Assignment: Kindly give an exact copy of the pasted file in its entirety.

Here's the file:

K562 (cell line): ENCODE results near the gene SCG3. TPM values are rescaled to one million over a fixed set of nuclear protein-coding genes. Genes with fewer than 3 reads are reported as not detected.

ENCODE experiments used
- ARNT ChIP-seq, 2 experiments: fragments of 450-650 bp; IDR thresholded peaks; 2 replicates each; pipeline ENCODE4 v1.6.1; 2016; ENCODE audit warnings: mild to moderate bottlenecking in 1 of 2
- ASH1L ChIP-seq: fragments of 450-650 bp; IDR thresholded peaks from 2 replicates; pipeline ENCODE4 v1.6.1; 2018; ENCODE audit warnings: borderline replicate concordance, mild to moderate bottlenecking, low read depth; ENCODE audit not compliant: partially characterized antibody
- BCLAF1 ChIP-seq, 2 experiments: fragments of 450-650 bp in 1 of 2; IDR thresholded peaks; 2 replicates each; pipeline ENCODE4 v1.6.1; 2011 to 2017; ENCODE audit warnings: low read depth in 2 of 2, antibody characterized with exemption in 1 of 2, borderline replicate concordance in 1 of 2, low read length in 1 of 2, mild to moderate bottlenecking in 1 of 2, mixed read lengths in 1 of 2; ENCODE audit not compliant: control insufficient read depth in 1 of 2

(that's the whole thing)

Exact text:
K562 (cell line): ENCODE results near the gene SCG3. TPM values are rescaled to one million over a fixed set of nuclear protein-coding genes. Genes with fewer than 3 reads are reported as not detected.

ENCODE experiments used
- ARNT ChIP-seq, 2 experiments: fragments of 450-650 bp; IDR thresholded peaks; 2 replicates each; pipeline ENCODE4 v1.6.1; 2016; ENCODE audit warnings: mild to moderate bottlenecking in 1 of 2
- ASH1L ChIP-seq: fragments of 450-650 bp; IDR thresholded peaks from 2 replicates; pipeline ENCODE4 v1.6.1; 2018; ENCODE audit warnings: borderline replicate concordance, mild to moderate bottlenecking, low read depth; ENCODE audit not compliant: partially characterized antibody
- BCLAF1 ChIP-seq, 2 experiments: fragments of 450-650 bp in 1 of 2; IDR thresholded peaks; 2 replicates each; pipeline ENCODE4 v1.6.1; 2011 to 2017; ENCODE audit warnings: low read depth in 2 of 2, antibody characterized with exemption in 1 of 2, borderline replicate concordance in 1 of 2, low read length in 1 of 2, mild to moderate bottlenecking in 1 of 2, mixed read lengths in 1 of 2; ENCODE audit not compliant: control insufficient read depth in 1 of 2